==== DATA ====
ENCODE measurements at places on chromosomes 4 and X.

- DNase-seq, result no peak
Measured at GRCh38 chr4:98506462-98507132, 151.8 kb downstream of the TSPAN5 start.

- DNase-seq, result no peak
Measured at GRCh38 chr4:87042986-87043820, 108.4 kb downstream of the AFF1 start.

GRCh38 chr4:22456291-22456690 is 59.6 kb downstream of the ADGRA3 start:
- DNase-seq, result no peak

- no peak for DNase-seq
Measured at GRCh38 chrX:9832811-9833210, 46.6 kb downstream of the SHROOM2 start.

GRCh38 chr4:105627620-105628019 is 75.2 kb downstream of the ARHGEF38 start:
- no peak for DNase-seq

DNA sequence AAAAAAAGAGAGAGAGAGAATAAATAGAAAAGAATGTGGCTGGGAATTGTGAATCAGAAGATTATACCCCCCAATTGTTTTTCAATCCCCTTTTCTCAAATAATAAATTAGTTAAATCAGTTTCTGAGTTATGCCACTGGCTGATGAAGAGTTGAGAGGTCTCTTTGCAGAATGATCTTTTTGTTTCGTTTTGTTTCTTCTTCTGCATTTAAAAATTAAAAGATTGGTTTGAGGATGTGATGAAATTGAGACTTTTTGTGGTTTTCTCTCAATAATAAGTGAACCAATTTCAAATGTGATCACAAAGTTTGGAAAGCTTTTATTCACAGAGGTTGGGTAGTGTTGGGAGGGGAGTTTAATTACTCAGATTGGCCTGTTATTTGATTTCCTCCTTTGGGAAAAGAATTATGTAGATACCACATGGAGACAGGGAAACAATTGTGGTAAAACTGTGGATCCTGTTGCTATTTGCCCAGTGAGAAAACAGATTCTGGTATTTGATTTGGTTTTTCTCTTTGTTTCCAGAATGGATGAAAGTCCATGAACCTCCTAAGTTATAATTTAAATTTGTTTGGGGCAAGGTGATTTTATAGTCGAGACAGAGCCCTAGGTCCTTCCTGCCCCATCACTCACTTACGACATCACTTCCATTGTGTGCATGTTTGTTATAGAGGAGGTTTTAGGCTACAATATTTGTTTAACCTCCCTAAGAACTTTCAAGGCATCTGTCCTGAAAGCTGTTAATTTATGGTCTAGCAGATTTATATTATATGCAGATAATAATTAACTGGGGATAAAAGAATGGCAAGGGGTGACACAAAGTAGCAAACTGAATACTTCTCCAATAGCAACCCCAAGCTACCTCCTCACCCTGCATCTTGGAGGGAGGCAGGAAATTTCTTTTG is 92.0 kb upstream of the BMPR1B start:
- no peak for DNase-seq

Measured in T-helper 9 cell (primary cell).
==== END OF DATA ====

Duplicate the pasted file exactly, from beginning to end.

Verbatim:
ENCODE measurements at places on chromosomes 4 and X.

- DNase-seq, result no peak
Measured at GRCh38 chr4:98506462-98507132, 151.8 kb downstream of the TSPAN5 start.

- DNase-seq, result no peak
Measured at GRCh38 chr4:87042986-87043820, 108.4 kb downstream of the AFF1 start.

GRCh38 chr4:22456291-22456690 is 59.6 kb downstream of the ADGRA3 start:
- DNase-seq, result no peak

- no peak for DNase-seq
Measured at GRCh38 chrX:9832811-9833210, 46.6 kb downstream of the SHROOM2 start.

GRCh38 chr4:105627620-105628019 is 75.2 kb downstream of the ARHGEF38 start:
- no peak for DNase-seq

DNA sequence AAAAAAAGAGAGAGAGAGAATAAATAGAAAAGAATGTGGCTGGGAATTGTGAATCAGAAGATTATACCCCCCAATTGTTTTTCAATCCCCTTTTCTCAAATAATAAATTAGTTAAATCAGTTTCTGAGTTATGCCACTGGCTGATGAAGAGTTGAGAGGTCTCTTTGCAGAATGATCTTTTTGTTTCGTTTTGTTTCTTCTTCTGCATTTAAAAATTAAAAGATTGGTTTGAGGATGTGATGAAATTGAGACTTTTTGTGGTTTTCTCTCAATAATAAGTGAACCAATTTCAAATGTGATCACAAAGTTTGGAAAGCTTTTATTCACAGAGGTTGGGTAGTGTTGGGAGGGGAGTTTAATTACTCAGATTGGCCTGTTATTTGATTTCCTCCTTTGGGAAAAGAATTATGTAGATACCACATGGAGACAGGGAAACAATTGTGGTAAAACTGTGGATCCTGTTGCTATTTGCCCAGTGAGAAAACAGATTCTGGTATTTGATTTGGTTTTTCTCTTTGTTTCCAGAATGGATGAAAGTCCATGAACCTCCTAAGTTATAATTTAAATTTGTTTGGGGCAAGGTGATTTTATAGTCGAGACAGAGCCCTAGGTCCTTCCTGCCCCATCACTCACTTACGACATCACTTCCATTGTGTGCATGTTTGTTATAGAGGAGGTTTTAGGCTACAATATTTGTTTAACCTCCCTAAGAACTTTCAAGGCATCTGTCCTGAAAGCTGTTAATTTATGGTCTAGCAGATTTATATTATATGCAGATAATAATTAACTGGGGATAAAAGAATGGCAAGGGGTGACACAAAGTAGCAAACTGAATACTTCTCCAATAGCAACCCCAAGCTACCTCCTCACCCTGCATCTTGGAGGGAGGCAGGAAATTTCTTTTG is 92.0 kb upstream of the BMPR1B start:
- no peak for DNase-seq

Measured in T-helper 9 cell (primary cell).